“Natural science, does not simply describe and explain nature; it is part of the interplay between nature and ourselves” – Werner Heisenberg
Our group has a diverse research interest but primarily focuses on light-matter interactions at small (micro, nano, molecular, and atomic) scales. Many of our research topics are in the field of metamaterials and nanophotonics. Also, we are interested in materials science, particularly in two-dimensional (2D) materials, such as graphene, black phosphorus, and transition dichalcogenides (TMDs).
The discovery of new materials or new technologies designates a new era, for instance, the Bronze age and the Iron age. At the turn of this century, a new technology emerged to design materials by artificially arranging structures at a subwavelength scale. Instead of obtaining material properties by chemical compositions, this new technology relies more on geometrical designs that are readily achievable through modern semiconductor manufacturing facilities. As a result, this technology has considerably extended materials space beyond the scope of natural materials, and it is named metamaterial (from the Greek word μετά meta, meaning “beyond”). Exploring these areas is of great importance for both fundamental physics and practical applications. We are particularly interested in this exciting frontier in optics and photonics. For example, we have applied a thin metamaterial to enable augmented reality on contact lenses towards dramatically reduced device footprint. With optical functionalities by design, it is arguably safe to say that photonics enters a new era named “metaphotonics.”
For a scientist, nothing is more exciting than contributing to human knowledge by breaking a limit. One such limit in optics is the “diffraction limit,” which indicates that it is impossible to distinguish two objects with a distance smaller than half of the optical wavelength. Excluding super-resolution microscopy playing with the time, a possible solution is to use plasmonics on the surfaces of metals (typically gold and silver) by harvesting the near-field momenta. Unfortunately, like eating fish while dealing with the fishbone, the plasmonics needs to deal with the Ohmic loss of metals. Most of the applications temp to live with it by looking at the bright side that the loss is not necessarily harmful. We are optimistic about plasmonics for recognizing the conventional role of a plasmonic metal as a conductor to conduct electric signals. And hence, the plasmonic devices can have dual optical and electrical functionalities simultaneously that are promising for nanoscale plasmonic circuitry. We have found some niche applications in nonlinear optics and plasmoelectronics.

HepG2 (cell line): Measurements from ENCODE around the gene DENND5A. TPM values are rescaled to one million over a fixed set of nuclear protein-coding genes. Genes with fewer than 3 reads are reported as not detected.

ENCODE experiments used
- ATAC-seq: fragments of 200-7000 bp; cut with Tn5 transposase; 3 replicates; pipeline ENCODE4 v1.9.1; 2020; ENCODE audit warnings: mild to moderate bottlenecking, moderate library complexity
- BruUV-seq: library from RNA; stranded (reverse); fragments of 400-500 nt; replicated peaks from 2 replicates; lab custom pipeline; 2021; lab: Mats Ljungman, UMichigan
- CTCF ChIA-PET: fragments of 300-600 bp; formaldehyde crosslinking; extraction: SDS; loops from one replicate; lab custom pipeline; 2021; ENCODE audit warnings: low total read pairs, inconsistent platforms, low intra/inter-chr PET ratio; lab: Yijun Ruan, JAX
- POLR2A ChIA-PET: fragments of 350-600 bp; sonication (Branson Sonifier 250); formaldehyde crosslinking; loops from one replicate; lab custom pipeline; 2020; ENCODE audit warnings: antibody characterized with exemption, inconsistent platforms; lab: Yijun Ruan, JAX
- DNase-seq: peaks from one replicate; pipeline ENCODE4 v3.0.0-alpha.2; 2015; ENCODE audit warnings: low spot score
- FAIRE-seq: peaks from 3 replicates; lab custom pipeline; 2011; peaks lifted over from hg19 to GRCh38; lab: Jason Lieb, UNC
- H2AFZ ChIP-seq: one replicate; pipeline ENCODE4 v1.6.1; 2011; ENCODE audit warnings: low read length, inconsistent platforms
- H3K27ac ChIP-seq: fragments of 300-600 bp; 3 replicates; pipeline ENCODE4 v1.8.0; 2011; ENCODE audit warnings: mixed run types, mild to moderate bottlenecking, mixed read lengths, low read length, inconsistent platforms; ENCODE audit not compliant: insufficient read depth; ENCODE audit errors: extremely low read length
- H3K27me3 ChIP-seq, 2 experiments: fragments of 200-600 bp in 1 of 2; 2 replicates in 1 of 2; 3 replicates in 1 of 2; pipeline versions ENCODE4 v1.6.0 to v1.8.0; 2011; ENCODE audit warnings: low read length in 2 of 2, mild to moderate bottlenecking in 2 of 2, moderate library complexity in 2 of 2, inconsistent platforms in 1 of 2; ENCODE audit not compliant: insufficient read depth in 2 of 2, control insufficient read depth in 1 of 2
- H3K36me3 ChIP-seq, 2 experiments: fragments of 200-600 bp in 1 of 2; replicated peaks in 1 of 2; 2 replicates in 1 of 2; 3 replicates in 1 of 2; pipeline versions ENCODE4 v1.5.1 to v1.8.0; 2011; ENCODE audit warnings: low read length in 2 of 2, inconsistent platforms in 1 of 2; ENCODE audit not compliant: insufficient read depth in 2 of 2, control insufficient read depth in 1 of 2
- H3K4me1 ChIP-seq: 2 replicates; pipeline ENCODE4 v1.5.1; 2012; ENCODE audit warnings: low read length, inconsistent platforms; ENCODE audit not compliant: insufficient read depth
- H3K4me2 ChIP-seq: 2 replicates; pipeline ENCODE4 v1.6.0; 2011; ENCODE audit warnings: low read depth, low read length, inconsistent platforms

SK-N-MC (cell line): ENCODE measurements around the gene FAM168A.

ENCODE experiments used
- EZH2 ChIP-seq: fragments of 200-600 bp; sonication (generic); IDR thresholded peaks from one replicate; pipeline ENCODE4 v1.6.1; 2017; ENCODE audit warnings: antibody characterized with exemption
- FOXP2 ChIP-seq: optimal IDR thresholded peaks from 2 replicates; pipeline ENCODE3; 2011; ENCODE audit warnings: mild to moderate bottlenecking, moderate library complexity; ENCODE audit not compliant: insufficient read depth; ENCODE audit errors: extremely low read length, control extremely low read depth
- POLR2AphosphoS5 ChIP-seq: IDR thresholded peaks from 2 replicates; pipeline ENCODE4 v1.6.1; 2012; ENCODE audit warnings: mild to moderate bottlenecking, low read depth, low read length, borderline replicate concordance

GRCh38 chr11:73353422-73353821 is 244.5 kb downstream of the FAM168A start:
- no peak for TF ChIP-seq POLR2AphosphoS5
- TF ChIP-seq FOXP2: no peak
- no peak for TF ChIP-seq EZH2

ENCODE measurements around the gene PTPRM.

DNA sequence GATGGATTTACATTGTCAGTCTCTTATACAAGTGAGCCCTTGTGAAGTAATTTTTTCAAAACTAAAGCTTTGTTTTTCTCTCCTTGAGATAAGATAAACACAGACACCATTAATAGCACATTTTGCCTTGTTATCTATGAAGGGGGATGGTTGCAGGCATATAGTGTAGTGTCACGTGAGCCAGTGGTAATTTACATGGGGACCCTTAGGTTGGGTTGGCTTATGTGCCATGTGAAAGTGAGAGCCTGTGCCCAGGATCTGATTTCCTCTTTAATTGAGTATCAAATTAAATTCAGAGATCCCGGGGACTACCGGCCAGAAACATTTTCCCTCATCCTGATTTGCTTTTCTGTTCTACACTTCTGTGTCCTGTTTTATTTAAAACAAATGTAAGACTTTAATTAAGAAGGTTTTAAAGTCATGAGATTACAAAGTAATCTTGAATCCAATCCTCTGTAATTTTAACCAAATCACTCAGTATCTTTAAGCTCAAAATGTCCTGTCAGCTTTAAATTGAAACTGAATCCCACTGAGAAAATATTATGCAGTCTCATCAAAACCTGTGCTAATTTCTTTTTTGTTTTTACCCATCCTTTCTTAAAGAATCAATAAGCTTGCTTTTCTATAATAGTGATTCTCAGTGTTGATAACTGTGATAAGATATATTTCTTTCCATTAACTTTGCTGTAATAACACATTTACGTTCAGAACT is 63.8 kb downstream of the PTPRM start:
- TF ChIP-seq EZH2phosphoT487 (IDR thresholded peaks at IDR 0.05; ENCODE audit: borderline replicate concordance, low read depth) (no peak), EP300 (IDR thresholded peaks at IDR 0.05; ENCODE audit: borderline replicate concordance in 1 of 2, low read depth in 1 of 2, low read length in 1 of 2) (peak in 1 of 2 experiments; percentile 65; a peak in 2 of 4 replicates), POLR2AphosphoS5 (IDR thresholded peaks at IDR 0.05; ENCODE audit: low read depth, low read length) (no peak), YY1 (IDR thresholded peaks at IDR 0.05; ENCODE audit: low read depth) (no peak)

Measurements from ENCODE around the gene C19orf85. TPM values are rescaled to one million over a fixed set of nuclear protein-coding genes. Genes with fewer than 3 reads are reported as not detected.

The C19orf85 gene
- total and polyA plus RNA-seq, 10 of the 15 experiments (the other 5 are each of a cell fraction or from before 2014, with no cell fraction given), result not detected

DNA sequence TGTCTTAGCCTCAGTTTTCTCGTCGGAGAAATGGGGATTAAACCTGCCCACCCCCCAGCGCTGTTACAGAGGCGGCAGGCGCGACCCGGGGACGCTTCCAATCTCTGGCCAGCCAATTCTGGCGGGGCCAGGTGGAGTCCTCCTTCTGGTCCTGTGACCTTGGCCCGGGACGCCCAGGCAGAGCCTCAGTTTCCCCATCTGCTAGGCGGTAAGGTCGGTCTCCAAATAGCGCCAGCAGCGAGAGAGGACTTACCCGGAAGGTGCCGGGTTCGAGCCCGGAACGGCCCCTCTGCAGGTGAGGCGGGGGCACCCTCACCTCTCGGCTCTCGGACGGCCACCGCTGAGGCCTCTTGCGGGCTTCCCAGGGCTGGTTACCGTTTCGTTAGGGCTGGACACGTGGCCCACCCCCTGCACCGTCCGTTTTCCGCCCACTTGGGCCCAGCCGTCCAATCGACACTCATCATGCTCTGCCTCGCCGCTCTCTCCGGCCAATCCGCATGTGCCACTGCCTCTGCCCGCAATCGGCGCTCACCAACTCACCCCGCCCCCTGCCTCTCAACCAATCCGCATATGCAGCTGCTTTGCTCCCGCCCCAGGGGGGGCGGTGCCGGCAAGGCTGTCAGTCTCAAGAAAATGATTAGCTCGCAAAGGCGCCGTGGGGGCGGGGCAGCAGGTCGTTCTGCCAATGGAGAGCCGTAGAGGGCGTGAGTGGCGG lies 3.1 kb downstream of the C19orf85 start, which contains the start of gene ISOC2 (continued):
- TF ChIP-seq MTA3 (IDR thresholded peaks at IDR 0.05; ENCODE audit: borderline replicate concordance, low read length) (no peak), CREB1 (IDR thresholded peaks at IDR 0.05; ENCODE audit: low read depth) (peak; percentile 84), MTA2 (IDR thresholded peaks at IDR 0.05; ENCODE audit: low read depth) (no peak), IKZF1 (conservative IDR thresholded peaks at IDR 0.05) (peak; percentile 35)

Their strong in-plane bonding and relatively weak out-of-plane van der Waals forces have made it possible to exfoliate layered 2D materials down to one or only a few atoms in thickness. At this atomic scale, many exotic physics and phenomena emerge. We are interested in the fundamental study of light-matter interactions and quantum information science in 2D materials. A critical factor in advancing this research field is to modulate material properties beyond what they traditionally offer. Rather than modifying 2D materials themselves, we surround them with engineered photonic environments. We investigate local and topological effects in both the weak and strong coupling regimes. We also translate and exploit 2D materials for future technologies with a small device scale, fast operating speed, and low energy consumption. For instance, we have integrated the separation, analysis, and detection of the full-Stokes polarization of light in a monolithic graphene-silicon-metamaterial device.